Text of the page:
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Series: Listen

Help Is on the Way

  • Feb 16, 2020
  • Zach Cochran
  • John 16:4-15

I did not say these things to you from the beginning, because I was with you. But now I am going to him who sent me, and none of you asks me, ‘Where are you going?’ But because I have said these things to you, sorrow has filled your heart. Nevertheless, I tell you the truth: it is to your advantage that I go away, for if I do not go away, the Helper will not come to you. But if I go, I will send him to you. And when he comes, he will convict the world concerning sin and righteousness and judgment: concerning sin, because they do not believe in me; 10 concerning righteousness, because I go to the Father, and you will see me no longer; 11 concerning judgment, because the ruler of this world is judged. 12 “I still have many things to say to you, but you cannot bear them now. 13 When the Spirit of truth comes, he will guide you into all the truth, for he will not speak on his own authority, but whatever he hears he will speak, and he will declare to you the things that are to come. 14 He will glorify me, for he will take what is mine and declare it to you. 15 All that the Father has is mine; therefore I said that he will take what is mine and declare it to you.


I was privileged to grow up in an incredible home. I had the joy of being in a boy family and my brothers and I are best friends. We are still in a text group arguing literally every day about sports. Kaitlyn, my wife, can tell you how much of a boy family I grew up in simply based on our first year of marriage. In spite of all the greatness of my family though, I am still working through the trauma of something I experienced. I believe some of you most likely went through this very thing. Around 20-25 percent of us had this condition as a child, being a middle child.[1] Anybody else a middle child in the room? Being a middle child has a significant impact on one's life. For you "non-middle child" folk in here, let me give you an insight into the horror of our youth:


  1. We never got to open our presents first at Christmas - Parents at least try to mix it up. They will let the oldest go first, they will let the youngest go first, but do the middle children get to go first? No! Never.
  2. We always got referred to as our older sibling's little brother or sister - Most people didn't even know our name. We were "Curt's little brother" or "The younger Cochran." It is like we didn't have our own identity.
  3. We were blamed for everything - The older child was absolutely perfect; the youngest was a hot mess—but he was the baby, and—at least in my family—my parents’ arms were tired from punishing me. Now, I was rightly punished most of the time. I wasn't the best child. But it got to the point where when someone would cry, or glass would break, my dad wouldn't even go to the scene of the crime. He’d go looking for me.


I mostly joke, but I would say that we often treat the Holy Spirit as the middle child of the Holy Trinity. Of course, we know he exists. We know he has a purpose and we know he is at work, but we struggle to identify him. As I see it:


  1. We often don't give him recognition for his work in our life or the world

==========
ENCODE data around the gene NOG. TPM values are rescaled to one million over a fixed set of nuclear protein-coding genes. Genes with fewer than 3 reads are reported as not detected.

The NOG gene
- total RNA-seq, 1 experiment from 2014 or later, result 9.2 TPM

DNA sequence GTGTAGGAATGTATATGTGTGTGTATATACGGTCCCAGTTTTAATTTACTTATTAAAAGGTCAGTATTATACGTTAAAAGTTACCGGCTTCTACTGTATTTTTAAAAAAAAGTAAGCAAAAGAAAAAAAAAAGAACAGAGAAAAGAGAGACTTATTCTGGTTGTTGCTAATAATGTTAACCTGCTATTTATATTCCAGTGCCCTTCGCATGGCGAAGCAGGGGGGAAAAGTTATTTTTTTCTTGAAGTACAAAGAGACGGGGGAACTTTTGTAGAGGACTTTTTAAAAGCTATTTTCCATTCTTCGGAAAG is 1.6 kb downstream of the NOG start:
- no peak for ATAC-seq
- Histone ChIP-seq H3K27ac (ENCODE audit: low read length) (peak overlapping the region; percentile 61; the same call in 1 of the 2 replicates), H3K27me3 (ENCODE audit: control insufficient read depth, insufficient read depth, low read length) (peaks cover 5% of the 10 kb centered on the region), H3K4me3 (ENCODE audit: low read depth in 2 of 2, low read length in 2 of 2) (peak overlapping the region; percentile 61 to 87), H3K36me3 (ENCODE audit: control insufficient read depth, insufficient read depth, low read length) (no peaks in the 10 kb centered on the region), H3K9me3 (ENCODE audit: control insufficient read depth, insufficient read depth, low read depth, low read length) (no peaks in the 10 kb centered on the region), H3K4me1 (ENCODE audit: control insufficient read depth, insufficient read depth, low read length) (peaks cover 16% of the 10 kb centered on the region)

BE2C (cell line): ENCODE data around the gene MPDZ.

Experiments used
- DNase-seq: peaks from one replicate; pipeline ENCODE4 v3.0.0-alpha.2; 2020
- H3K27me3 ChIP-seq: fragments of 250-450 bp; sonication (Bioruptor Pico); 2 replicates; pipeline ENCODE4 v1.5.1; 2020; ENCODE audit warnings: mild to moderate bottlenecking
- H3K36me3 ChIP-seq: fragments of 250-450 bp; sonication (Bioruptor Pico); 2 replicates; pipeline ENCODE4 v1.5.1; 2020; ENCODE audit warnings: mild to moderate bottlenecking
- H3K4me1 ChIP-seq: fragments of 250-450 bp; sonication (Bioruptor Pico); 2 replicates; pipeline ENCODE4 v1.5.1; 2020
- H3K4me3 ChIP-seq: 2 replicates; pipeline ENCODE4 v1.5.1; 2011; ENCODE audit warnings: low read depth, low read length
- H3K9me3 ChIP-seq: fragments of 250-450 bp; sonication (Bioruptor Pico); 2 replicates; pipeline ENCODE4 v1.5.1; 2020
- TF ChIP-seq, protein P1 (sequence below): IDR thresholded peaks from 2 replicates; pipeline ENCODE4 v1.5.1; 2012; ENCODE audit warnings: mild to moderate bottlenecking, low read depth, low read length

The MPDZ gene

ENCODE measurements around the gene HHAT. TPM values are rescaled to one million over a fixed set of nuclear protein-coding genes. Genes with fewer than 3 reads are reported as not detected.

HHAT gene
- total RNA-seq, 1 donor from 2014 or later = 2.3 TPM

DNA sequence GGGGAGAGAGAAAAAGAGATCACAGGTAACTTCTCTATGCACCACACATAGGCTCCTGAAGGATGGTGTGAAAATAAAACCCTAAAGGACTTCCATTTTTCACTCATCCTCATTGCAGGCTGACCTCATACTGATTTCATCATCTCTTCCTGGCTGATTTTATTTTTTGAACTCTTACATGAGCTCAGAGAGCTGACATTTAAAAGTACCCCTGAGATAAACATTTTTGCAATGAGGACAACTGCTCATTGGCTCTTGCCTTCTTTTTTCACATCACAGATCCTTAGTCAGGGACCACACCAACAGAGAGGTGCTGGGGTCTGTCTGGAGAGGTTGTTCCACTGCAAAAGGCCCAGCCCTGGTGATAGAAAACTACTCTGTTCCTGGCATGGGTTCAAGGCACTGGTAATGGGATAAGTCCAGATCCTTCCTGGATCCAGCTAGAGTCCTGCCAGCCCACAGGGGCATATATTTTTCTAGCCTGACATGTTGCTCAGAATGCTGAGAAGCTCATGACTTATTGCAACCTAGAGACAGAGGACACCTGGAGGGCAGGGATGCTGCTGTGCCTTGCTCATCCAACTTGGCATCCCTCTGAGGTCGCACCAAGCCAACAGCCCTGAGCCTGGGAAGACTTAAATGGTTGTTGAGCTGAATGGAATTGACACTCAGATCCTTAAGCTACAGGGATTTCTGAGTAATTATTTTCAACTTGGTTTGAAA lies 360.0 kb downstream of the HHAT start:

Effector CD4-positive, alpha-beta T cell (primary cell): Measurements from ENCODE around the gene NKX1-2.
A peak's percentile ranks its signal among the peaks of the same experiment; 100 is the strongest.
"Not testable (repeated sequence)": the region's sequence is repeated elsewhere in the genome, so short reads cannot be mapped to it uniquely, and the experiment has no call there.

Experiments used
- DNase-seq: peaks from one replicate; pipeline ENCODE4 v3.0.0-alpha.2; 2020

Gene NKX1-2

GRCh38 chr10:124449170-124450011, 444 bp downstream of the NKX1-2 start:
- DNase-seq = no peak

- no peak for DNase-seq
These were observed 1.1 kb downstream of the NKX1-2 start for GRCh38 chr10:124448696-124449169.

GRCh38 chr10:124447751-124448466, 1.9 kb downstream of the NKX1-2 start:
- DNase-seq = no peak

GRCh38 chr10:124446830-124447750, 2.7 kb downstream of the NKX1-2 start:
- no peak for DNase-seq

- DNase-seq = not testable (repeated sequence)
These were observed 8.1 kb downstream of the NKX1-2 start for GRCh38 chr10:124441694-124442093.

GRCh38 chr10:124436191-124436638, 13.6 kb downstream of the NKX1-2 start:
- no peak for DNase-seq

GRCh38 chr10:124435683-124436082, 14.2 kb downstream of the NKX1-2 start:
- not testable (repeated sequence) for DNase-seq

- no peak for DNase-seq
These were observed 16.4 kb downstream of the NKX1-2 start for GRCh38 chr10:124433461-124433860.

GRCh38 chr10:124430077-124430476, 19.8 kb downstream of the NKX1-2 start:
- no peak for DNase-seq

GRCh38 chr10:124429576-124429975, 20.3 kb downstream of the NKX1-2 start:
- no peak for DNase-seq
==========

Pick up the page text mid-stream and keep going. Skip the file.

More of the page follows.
2. We don't even know what to call him. Is the Spirit, an “it” or a “he”?
  3. Often, in our particular tribe of Christianity, we only talk about him when someone is doing something wrong.


Of course, we don't intend to do this. It is mostly due to our theological education, the theology tribe we have been around, and a general wariness because the Holy Spirit seems so vague. He is not something we can touch or speak to, so we don't know what to do. I believe our text today helps us tremendously.


My hope this morning is to answer three questions: (1) who is the Holy Spirit? (2) What does he do? (3) How do we live with him? 


Who Is the Holy Spirit? 


Let’s take a look at verses 4b-7 of this morning’s text—paying close attention to verse 7. Here, Jesus speaks about the Spirit, saying:


I did not say these things to you from the beginning, because I was with you. But now I am going to him who sent me, and none of you asks me, ‘Where are you going?’ But because I have said these things to you, sorrow has filled your heart. Nevertheless, I tell you the truth: it is to your advantage that I go away, for if I do not go away, the Helper will not come to you. But if I go, I will send him to you.


Here is what is happening in the book of John. John is giving us a story of Jesus's life. In these chapters, he is having this meal with them and equipping them for this next stage of ministry. Our next section is the last time Jesus teaches his disciples before his death. Last week, we learned that he informed them that they would suffer. In our text today, he informs them that he is going back to "him who sent me."


Can you imagine hearing this? The disciples had seen Jesus do the incredible—he healed the sick, raised the dead, fed thousands with a Lunchable. How in the world would it be better if he were gone? The reason Jesus should leave is because of someone who is coming. Who is it? The Holy Spirit. The Spirit of God is referenced throughout the book of John. John uses the word "Helper" and the "Spirit" interchangeably, and this concept of Jesus leaving, and the Spirit coming is not new to the book of John.


Now this he said about the Spirit, whom those who believed in him were to receive, for as yet the Spirit had not been given, because Jesus was not yet glorified (John 7:39).